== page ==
The Assassination of Larry Jones by the Coward, His Knee

99_chipper_reed.pngLarry Wayne Jones, known to most people (and himself, for some reason) as Chipper, has a torn ACL in his knee and is out for the rest of the season. At his age, and given his injury history, there’s every reason to think his career may be over. (The mere fact that I’m writing this means he’ll be fit as a stallion by spring training next year and hit 72 homers against the Mets.)

Let’s assume what everyone else is assuming, that his playing days have ended. I should be relieved, even ecstatic about this news. If all the evil I wished on him over the years could be rendered in corporeal form, it would stretch from here to Jupiter. And yet, upon hearing the news, I feel oddly sad.

When it comes to baseball, I can separate my personal feelings from objective reality. And the objective reality is, Chipper Jones may be the best switch hitter ever not named Mickey Mantle or Eddie Murray. Much like Mantle or Ken Griffey Jr., you can only imagine what his numbers would have been like if he hadn’t lost so many seasons to injury. Plus, he played a physically demanding position that is underrepresented in the Hall of Fame. If he never plays another game, he’s still a lock for Cooperstown.

Do I hate him? Oh god, yes. I’ve despised him ever since that immortal (to me) year of 1999, when he clearly delighted in beating the Mets at every opportunity. You could tell he relished the thought of eliminating them from postseason contention, as the Braves nearly did in their last series at Shea that season. When an excruciating extra-inning loss left the Mets two games out of the wild card spot with three games to play, Chipper told the press that Mets fans should “go home and put their Yankee stuff on”.

For that statement alone, if I ever see him in the street, I will hit him in the face with a shovel.

That said, Chipper will be missed because he may be the last of the Great Baseball Villains. He loved being a thorn in a certain team’s side. This was once very common in the game, when rivalries were real and deeply personal, rather than the trumped-up sports hatred of the ESPN era, where The Worldwide Leader inflates artificial rivalries as much as they can even if they haven’t evolved organically. Or obsesses about actual rivalries to the point where everyone becomes sick of them (see: Yankees-Red Sox)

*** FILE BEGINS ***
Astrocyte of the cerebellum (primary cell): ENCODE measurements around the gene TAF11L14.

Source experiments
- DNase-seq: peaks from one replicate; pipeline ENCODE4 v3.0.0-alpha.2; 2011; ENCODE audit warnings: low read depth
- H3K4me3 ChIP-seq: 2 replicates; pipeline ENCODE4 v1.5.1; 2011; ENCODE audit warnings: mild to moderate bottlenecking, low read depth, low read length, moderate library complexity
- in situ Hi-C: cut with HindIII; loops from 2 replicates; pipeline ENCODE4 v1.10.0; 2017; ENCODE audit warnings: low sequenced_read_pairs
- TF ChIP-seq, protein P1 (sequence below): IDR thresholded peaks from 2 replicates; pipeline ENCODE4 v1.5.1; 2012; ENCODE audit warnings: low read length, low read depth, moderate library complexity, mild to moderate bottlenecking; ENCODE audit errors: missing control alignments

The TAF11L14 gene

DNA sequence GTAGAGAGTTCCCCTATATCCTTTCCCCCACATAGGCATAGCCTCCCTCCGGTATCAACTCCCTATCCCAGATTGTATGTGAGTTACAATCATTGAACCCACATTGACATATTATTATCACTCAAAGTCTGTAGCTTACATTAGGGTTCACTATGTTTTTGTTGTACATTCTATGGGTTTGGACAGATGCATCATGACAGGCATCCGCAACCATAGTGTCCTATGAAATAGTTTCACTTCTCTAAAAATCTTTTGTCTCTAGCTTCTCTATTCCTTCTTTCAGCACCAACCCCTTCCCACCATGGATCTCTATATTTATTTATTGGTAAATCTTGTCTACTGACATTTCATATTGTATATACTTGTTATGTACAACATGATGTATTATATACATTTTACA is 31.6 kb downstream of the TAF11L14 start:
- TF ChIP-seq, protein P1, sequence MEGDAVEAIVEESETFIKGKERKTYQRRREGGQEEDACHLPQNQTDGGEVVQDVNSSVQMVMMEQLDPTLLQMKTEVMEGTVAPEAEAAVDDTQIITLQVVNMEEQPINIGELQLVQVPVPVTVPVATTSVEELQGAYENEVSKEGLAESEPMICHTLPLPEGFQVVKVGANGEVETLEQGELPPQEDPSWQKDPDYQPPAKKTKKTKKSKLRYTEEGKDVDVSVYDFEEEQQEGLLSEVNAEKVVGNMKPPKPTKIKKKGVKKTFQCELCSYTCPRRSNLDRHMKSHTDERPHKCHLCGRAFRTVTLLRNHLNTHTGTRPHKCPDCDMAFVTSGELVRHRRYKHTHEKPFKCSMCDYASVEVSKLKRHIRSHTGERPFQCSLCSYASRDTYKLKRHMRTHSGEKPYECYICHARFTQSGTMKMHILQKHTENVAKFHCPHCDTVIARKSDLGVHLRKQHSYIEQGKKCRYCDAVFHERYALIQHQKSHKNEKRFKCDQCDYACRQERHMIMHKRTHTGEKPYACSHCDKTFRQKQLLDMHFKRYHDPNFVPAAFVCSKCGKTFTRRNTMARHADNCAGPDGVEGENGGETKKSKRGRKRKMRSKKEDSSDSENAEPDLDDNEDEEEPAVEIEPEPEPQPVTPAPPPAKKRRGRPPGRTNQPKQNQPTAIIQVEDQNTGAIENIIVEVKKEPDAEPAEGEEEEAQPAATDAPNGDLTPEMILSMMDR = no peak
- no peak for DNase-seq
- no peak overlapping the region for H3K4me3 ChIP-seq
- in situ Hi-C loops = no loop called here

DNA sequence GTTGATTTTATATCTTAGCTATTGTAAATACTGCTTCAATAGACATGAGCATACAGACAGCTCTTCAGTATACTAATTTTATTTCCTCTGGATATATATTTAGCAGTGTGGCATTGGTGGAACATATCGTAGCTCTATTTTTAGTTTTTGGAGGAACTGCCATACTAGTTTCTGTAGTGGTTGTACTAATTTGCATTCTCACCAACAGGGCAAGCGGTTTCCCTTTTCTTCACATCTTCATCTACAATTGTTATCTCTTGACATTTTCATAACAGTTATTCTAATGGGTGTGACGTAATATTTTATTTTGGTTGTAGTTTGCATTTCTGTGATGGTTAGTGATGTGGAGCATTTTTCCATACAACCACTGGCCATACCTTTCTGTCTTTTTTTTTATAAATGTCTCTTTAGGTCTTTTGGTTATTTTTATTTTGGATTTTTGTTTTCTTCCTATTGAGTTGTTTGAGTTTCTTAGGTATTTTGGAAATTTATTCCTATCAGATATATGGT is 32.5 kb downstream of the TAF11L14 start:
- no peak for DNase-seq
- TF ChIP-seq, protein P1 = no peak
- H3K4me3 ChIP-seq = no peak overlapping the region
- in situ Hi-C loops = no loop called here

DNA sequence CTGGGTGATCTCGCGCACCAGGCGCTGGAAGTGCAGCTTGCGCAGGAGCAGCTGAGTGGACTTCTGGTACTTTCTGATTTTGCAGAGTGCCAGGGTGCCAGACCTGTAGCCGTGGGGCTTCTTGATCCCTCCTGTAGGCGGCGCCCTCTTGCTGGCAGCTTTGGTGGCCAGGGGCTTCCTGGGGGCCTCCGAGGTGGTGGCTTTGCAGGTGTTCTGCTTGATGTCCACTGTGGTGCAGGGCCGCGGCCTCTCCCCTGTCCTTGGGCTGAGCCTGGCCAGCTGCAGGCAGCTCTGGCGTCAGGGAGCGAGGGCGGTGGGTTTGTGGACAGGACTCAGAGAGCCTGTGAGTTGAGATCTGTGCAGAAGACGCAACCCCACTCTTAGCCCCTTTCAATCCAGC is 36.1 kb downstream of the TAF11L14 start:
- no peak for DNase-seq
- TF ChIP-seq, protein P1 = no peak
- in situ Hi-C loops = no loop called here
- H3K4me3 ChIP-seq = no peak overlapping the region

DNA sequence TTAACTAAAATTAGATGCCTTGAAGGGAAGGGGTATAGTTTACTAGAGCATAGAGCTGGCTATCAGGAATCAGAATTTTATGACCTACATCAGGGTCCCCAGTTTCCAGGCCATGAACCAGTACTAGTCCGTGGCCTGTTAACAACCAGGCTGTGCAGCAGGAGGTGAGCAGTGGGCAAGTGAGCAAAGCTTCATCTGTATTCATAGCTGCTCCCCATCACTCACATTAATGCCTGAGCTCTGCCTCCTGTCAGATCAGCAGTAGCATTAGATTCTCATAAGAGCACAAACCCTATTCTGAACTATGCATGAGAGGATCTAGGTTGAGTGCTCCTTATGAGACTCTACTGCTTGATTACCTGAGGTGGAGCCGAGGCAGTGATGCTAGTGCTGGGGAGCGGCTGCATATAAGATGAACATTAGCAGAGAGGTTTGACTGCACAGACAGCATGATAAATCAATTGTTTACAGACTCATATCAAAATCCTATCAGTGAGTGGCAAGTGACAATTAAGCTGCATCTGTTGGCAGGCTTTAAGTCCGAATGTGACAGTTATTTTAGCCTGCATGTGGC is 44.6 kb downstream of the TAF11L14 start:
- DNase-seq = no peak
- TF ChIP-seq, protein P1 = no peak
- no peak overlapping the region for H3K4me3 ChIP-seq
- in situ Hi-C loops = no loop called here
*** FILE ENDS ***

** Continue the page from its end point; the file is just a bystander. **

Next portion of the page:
In ye olden days, every team had a villain or two. Someone to boo and project all their hatred on. Dodgers fans hated Juan Marichal. Giants fans hated Don Drysdale. Yankees fans hated George Brett. And everybody hated Barry Bonds. The recent Reds-Cardinals kung fu exposition notwithstanding, we don’t see much of this in baseball anymore.

The mere mention of the Braves fills me with anger. But when I watch them now, there’s very few people who inspire actual anger within me, because all of the villains of the late 90s/early 00s are gone. No more Greg Maddux. No more Brian Jordan. No more John Rocker. No more Eddie Perez or Ryan Klesko or Andruw Jones. Every single one of those guys hated the Mets, and you could tell.

In their place, the Braves are now a team with a disturbing amount of fresh-faced young’uns. Guys like Brian McCann and Jason Heyward and Matt DIaz, guys who just put their heads down and play and just wanna help the team win, by golly. They don’t even have the decency to be hateable. And to top it all off, Bobby Cox is soon to retire. If the Braves didn’t cling to their horribly racist Tomahawk Chop, there’d be nothing to hate about them at all.

Chipper held himself as a beacon of Hate, and he did not mellow as the years went on. He named one of his kids Shea, because he hit so well there, as a giant genetic “fuck you” to Mets fans. He bitched about David Wright winning a Gold Glove. In more recent years, he professed enjoying his visits to New York and even had not-terrible things to say about Mets fans, which I think he did for the sole purpose of driving them nuts.

Earlier this year, I went to a Mets-Braves game with my daughter. When Chipper strode to the plate, the crowd erupted in its customary mocking chant of LAAAAAAAAA-REEEEEE!. 

“Why they saying Larry?” my daughter said, knitting her brow in confusion.

“Because he likes to call himself Chipper, but his real name is Larry,” I explained.

She scowled. “Why?” She sounded annoyed. She had no idea what hell this man had inflicted on the Mets. She just knew, at age three, that a grown man shouldn’t call himself Chipper. So she yelled LARRY! along with everyone else and laughed.

I wouldn’t have had that moment without you, Larry, so thanks. And also, go die.